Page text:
Education Self-Regulated Learning
by
Daniel L. Dinsmore, Meghan M. Parkinson
  • LAST REVIEWED: 28 April 2017
  • LAST MODIFIED: 26 August 2013
  • DOI: 10.1093/obo/9780199756810-0112

Introduction

Self-regulated learning (SRL) is the means by which students are able to independently monitor, adapt, and evaluate their learning. Academic success is greatly increased when students can control their own learning processes. SRL can and should be taught. Teachers should be specifically trained to include explicit instruction in aspects of SRL through all parts of the curriculum. Development of SRL is a gradual and continuous process that can be framed through a variety of theoretical approaches to learning. Although it comprises internal processes, SRL can be observed in students’ task-related behaviors and linked to performance. Researchers, teachers, principals, and policymakers all have reason to understand the importance of SRL to students’ learning in each domain.

General Overviews

While the number of articles in the research literature related to SRL has increased dramatically over the past two decades, there remains little consensus about how the term is defined (Dinsmore, et al. 2008). Generally, SRL refers to an individual’s regulation or control of their own cognition (i.e., thinking), affect (i.e., motivation and emotion), and behavior during learning (e.g., Zimmerman and Schunk 2011). The term “self-regulated learning” differs from the more general term “self-regulation” in that it does not include regulation of behaviors considered outside of academics or learning (e.g., cessation of smoking behavior). Some introductory (e.g., Boekaerts 1997, Winne 2005) and core works (e.g., Boekaerts, et al. 2010) to the topic have been written by various experts in the field of self-regulation and SRL and are described in the following section.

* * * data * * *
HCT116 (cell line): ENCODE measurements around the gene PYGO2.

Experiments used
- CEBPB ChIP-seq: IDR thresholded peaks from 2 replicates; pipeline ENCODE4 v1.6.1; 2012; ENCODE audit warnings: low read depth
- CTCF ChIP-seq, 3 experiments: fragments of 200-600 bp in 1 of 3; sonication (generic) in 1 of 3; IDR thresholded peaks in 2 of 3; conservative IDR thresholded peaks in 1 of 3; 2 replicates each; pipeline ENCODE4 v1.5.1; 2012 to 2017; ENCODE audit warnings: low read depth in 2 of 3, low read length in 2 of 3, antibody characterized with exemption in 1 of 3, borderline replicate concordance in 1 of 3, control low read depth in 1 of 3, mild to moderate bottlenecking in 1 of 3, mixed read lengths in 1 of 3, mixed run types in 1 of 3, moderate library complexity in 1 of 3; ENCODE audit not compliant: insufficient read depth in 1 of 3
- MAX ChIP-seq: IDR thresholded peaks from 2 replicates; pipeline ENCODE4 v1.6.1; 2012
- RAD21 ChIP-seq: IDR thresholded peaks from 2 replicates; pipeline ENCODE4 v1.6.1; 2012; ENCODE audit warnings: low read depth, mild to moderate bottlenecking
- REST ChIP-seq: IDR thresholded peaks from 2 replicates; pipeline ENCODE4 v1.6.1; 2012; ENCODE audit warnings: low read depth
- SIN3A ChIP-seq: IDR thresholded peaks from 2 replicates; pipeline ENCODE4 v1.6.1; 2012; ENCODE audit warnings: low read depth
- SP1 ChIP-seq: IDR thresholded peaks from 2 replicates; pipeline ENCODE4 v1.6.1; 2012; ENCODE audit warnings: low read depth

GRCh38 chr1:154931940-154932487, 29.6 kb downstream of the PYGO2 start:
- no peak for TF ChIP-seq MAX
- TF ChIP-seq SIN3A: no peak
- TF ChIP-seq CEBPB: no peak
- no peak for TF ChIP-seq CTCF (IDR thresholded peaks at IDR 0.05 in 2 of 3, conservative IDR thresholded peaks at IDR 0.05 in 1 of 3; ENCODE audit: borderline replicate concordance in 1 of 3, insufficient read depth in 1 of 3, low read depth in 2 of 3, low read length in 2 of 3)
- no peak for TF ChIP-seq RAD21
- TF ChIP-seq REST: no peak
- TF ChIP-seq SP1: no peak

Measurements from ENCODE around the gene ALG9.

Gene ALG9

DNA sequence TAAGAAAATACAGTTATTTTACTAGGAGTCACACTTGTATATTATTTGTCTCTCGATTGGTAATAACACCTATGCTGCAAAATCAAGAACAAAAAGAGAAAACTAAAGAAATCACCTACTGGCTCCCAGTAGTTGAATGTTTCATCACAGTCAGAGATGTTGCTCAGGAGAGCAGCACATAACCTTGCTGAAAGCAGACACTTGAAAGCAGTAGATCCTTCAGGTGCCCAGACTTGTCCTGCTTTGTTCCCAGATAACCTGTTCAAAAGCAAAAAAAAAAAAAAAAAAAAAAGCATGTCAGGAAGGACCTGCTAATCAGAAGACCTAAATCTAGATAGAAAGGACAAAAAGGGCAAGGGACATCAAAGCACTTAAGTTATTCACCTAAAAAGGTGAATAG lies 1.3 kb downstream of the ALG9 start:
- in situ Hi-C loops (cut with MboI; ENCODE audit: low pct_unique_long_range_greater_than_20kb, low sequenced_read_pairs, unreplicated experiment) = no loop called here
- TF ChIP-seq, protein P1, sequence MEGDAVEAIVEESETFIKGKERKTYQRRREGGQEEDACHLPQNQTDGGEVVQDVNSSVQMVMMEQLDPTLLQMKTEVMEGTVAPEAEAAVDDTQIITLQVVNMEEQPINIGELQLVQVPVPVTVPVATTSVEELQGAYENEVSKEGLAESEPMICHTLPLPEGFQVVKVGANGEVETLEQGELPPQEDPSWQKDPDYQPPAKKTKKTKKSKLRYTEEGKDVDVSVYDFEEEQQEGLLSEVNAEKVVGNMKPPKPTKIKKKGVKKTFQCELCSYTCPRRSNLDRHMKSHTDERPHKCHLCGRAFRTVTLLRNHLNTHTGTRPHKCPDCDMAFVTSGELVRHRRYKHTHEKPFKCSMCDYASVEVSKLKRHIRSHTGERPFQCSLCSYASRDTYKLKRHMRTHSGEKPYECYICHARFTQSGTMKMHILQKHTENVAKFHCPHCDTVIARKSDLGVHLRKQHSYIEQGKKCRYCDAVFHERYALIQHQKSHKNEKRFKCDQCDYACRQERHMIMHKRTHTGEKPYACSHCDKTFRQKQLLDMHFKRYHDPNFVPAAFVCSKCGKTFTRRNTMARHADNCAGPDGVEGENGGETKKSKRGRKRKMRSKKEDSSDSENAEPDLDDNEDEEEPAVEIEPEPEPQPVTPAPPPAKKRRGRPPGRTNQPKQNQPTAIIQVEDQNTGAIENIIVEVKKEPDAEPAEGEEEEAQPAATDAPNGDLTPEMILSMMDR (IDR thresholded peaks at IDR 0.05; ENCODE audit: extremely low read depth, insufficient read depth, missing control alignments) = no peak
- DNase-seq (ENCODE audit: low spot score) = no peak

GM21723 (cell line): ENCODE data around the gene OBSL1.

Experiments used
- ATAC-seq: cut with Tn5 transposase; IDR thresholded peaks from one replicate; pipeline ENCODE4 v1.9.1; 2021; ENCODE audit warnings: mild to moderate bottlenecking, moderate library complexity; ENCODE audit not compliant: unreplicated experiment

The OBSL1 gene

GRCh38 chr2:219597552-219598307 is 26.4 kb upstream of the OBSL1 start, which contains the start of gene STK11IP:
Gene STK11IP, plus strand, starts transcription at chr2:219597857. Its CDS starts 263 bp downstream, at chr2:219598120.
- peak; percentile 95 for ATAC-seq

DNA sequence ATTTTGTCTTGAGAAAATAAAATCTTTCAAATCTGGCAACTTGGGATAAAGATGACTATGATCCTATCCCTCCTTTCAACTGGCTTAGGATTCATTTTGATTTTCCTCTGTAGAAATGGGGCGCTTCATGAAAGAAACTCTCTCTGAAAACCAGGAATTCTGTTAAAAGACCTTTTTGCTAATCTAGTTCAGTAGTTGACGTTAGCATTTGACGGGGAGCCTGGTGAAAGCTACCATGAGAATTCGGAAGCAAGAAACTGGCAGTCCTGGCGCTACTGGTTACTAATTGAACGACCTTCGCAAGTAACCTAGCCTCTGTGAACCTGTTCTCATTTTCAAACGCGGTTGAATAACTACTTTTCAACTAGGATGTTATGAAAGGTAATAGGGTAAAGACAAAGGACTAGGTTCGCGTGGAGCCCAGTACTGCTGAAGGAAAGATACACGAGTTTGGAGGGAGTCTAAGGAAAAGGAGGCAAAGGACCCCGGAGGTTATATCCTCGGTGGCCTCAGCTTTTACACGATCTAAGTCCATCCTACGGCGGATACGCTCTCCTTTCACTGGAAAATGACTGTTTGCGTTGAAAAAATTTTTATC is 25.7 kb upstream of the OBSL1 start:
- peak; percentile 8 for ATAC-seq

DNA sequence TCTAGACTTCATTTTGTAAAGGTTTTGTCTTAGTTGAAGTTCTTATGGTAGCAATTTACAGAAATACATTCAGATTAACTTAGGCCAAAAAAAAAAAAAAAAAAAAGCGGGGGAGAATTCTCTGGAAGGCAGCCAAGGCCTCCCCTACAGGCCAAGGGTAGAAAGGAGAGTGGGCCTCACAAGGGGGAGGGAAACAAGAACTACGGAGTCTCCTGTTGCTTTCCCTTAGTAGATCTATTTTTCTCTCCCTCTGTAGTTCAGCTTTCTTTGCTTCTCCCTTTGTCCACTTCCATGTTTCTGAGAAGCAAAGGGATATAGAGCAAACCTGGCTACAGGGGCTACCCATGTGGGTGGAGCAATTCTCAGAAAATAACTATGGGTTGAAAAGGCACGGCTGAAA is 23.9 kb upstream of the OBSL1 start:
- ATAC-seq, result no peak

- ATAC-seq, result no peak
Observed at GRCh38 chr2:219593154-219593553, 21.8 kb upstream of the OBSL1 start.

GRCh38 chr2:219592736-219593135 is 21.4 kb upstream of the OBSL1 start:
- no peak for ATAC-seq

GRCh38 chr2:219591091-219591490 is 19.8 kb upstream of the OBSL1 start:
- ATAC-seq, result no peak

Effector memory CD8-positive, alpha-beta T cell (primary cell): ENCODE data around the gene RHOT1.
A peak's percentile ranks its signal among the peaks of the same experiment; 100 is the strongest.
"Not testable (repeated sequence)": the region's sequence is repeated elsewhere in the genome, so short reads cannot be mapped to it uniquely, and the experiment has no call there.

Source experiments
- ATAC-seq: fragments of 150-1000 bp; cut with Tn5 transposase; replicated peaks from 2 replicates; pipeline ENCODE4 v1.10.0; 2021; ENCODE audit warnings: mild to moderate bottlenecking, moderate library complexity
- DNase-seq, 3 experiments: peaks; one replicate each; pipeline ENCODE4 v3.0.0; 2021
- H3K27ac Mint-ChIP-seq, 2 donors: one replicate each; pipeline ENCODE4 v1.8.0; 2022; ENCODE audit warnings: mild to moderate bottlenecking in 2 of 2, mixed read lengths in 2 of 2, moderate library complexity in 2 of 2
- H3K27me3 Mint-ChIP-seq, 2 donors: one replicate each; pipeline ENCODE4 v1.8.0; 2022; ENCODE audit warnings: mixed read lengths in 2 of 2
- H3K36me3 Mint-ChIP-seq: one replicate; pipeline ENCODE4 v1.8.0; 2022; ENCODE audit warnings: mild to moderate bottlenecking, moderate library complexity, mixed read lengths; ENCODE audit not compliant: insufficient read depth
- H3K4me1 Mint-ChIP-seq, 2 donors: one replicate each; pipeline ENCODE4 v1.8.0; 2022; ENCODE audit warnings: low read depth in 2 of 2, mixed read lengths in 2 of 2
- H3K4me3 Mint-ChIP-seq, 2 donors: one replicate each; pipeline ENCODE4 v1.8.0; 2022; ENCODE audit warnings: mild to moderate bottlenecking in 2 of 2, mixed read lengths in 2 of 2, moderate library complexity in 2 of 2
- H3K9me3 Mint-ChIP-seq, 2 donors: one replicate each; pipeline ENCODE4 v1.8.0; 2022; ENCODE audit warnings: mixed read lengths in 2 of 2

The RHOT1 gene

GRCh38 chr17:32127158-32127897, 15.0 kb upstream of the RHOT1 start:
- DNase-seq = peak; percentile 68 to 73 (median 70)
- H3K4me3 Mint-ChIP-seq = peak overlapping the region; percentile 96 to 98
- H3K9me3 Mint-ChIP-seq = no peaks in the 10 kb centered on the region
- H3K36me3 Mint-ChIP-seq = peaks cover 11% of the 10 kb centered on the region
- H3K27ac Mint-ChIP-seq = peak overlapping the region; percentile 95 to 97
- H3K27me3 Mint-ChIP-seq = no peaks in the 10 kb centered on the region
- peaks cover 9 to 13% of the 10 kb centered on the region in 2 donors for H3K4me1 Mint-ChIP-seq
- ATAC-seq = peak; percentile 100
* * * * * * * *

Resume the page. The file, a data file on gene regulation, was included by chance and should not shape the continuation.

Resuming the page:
• Boekaerts, M. 1997. Self-regulated learning: A new concept embraced by researchers, policy makers, educators, teachers, and students. Learning and Instruction 7.2: 161–186.

    DOI: 10.1016/S0959-4752(96)00015-1E-mail Citation »

    This article discusses both the cognitive and motivational dimensions of SRL. It discusses research issues (e.g., the domain specificity of SRL) as well as classroom issues (e.g., whether SRL can be taught).

  • Boekaerts, M., P. R. Pintrich, and M. Zeidner, eds. 2010. Handbook of self-regulation. San Diego, CA: Academic Press.

    E-mail Citation »

    One of the seminal handbooks on self-regulation that addresses a number of the subtopics listed in this entry (e.g., sociocultural models) as well as chapters not represented in this entry (e.g., organizational self-regulation). This book also contains chapters on the relation of more stable traits to SRL (e.g., personality) as well as some chapters on measurements.

  • Dinsmore, D. L., P. A. Alexander, and S. M. Loughlin. 2008. Focusing the conceptual lens on metacognition, self-regulation, and self-regulated learning. Educational Psychology Review 20:391–409.

    DOI: 10.1007/s10648-008-9083-6E-mail Citation »

    This article discusses the convergence and divergence of three related constructs: metacognition, self-regulation, and SRL. It specifically addresses the conceptualizations of SRL in the contemporary research literature.

  • Winne, P. H. 2005. A perspective on state-of-the-art research on self-regulated learning. Instructional Science 33:559–565.

    DOI: 10.1007/s11251-005-1280-9E-mail Citation »

    This introduction to a special issue on SRL in Instructional Science provides an introduction and brief history of the term. Additionally, this article examines the evidence for whether or not SRL needs to be scaffolded.

  • Zimmerman, B. J., and D. H. Schunk, eds. 2011. Handbook of self-regulation of learning and performance. New York: Routledge.

    E-mail Citation »

    This is a newer handbook on SRL from which many references in this entry are drawn. Many current perspectives are presented as well as retrospectives of the field.

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